On Monday, drugmaker and Rule Breakers pick Vertex Pharmaceuticals (NASDAQ:VRTX) announced financial results for the first quarter. Vertex had a fairly eventful first quarter, with all the excitement about the company and its lead compound, the hepatitis C (HCV) drug candidate telaprevir, occurring in just the last two weeks.

Development of telaprevir continued apace in the first quarter, with Vertex initiating another phase 2 study of the drug, dubbed Prove 3, in February. Vertex expects the Prove 3 trial to complete enrollment of 440 patients by the end of the second quarter. While Prove 3 is not as important in gaining regulatory approval as results from the recently announced Prove 1 trial, Prove 3 offers the chance to significantly expand telaprevir's use (if it can get approved) into the 50% or so of patients who fail to show a benefit after taking HCV drugs like the two leading compounds from Roche and Schering-Plough (NYSE:SGP).

After Vertex signed a development deal with Johnson & Johnson (NYSE:JNJ) last year that will dramatically cut Vertex's R&D expenditures now that JNJ will be paying for half of all of telaprevir's development costs, Vertex's cash position and balance sheet are in very strong shape. At the end of the first quarter, Vertex had nearly $700 million in cash and equivalents, with ending cash balances for the year expected to be around $450 million.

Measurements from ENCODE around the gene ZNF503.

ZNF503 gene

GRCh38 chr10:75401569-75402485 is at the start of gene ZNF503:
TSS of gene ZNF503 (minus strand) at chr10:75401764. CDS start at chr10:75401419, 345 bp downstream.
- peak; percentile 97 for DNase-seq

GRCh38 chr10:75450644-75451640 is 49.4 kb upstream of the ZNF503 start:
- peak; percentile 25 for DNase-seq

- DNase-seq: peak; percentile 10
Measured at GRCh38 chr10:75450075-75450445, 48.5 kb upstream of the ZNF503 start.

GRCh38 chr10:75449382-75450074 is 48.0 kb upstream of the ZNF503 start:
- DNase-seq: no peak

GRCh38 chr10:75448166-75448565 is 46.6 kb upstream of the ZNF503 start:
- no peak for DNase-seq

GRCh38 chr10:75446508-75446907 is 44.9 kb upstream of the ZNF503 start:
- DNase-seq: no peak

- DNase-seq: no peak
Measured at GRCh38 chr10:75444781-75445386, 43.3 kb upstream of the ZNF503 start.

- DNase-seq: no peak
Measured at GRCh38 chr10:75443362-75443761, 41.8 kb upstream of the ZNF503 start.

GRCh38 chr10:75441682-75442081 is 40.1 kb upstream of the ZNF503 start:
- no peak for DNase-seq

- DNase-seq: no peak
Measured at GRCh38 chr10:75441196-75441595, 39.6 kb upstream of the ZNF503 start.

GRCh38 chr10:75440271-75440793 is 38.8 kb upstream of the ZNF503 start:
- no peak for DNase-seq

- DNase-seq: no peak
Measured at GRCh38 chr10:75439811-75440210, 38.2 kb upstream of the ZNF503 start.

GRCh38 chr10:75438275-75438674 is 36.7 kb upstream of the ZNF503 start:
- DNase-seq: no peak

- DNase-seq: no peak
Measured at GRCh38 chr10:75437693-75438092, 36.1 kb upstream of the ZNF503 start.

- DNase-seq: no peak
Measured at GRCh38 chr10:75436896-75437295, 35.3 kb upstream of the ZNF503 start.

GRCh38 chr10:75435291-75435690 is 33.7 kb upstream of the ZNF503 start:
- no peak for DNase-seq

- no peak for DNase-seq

Vertex has about as good a job as is possible in rapidly moving telaprevir through clinical trials and later-stage testing. If all goes to plan, phase 3 trials of telaprevir will begin in the fourth quarter of 2007. If the Prove 2 and 3 results are as positive as the Prove 1 data was, Vertex remains in great shape to be the first biotech to have an HCV protease inhibitor on the market.

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Johnson & Johnson is an Income Investor recommendation.

Fool contributor Brian Lawler does not own shares of any company mentioned in this article.